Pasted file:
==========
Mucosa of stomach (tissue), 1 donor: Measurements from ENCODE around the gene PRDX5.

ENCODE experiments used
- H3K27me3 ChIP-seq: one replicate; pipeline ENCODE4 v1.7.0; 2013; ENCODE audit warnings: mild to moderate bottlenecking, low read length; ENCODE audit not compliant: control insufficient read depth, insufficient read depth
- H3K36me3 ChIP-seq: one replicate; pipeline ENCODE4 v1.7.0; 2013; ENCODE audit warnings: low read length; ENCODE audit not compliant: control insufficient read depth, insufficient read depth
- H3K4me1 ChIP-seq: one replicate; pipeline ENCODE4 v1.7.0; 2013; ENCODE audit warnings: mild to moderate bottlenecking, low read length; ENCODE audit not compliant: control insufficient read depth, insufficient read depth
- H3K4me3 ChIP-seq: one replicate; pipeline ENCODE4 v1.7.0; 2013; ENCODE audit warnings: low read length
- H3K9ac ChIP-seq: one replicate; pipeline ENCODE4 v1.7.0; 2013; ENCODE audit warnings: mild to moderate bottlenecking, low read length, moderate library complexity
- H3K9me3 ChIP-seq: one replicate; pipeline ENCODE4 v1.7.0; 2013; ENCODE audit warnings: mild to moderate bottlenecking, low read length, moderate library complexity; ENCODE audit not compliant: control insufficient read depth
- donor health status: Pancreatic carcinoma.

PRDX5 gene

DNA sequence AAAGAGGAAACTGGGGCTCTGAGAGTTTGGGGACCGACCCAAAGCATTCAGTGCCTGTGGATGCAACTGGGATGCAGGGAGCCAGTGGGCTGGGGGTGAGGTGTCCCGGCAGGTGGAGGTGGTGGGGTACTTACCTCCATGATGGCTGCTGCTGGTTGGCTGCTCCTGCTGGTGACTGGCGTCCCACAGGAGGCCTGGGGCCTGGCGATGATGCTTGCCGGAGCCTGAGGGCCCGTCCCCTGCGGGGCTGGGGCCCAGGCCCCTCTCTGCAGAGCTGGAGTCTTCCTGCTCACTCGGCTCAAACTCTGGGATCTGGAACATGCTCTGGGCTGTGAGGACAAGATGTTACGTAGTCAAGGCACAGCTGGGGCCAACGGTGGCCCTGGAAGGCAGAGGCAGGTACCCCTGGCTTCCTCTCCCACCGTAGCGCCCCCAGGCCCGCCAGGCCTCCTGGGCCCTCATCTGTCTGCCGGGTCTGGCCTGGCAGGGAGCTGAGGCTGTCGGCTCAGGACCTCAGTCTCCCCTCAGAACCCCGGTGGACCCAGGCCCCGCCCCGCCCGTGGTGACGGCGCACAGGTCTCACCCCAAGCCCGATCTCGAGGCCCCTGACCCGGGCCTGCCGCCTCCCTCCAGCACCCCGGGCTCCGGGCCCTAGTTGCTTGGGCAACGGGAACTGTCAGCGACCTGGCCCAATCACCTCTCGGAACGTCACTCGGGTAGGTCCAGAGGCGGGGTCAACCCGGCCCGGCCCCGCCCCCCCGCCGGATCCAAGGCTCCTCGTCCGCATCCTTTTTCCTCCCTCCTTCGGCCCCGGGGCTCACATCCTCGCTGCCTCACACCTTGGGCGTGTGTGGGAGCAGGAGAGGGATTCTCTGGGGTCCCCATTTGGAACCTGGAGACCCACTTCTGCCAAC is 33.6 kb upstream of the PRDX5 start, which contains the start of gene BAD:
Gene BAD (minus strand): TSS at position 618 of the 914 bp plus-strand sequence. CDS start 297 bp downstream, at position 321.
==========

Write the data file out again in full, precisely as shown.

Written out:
Mucosa of stomach (tissue), 1 donor: Measurements from ENCODE around the gene PRDX5.

ENCODE experiments used
- H3K27me3 ChIP-seq: one replicate; pipeline ENCODE4 v1.7.0; 2013; ENCODE audit warnings: mild to moderate bottlenecking, low read length; ENCODE audit not compliant: control insufficient read depth, insufficient read depth
- H3K36me3 ChIP-seq: one replicate; pipeline ENCODE4 v1.7.0; 2013; ENCODE audit warnings: low read length; ENCODE audit not compliant: control insufficient read depth, insufficient read depth
- H3K4me1 ChIP-seq: one replicate; pipeline ENCODE4 v1.7.0; 2013; ENCODE audit warnings: mild to moderate bottlenecking, low read length; ENCODE audit not compliant: control insufficient read depth, insufficient read depth
- H3K4me3 ChIP-seq: one replicate; pipeline ENCODE4 v1.7.0; 2013; ENCODE audit warnings: low read length
- H3K9ac ChIP-seq: one replicate; pipeline ENCODE4 v1.7.0; 2013; ENCODE audit warnings: mild to moderate bottlenecking, low read length, moderate library complexity
- H3K9me3 ChIP-seq: one replicate; pipeline ENCODE4 v1.7.0; 2013; ENCODE audit warnings: mild to moderate bottlenecking, low read length, moderate library complexity; ENCODE audit not compliant: control insufficient read depth
- donor health status: Pancreatic carcinoma.

PRDX5 gene

DNA sequence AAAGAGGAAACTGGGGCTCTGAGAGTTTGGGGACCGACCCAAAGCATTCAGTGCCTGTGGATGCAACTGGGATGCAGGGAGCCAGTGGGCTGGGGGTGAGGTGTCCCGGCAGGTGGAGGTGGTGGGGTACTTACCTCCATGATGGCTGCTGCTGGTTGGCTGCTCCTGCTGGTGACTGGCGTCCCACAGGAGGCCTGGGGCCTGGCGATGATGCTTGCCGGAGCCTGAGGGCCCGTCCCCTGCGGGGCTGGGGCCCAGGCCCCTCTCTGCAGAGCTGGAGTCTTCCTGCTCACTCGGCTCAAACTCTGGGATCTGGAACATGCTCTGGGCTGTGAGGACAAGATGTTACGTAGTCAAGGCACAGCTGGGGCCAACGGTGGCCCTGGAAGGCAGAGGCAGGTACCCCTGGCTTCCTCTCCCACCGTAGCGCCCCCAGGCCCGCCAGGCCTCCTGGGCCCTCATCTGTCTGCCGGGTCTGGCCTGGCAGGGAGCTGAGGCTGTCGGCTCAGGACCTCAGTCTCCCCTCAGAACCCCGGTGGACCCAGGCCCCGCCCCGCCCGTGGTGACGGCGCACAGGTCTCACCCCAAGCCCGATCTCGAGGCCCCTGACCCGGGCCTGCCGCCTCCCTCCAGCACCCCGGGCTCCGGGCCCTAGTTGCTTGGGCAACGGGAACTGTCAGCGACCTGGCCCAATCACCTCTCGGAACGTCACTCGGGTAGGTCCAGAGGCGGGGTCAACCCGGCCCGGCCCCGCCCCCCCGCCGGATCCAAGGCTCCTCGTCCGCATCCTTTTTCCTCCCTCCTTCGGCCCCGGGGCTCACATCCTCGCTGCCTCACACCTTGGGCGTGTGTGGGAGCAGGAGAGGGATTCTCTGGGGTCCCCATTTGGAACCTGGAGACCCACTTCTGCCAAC is 33.6 kb upstream of the PRDX5 start, which contains the start of gene BAD:
Gene BAD (minus strand): TSS at position 618 of the 914 bp plus-strand sequence. CDS start 297 bp downstream, at position 321.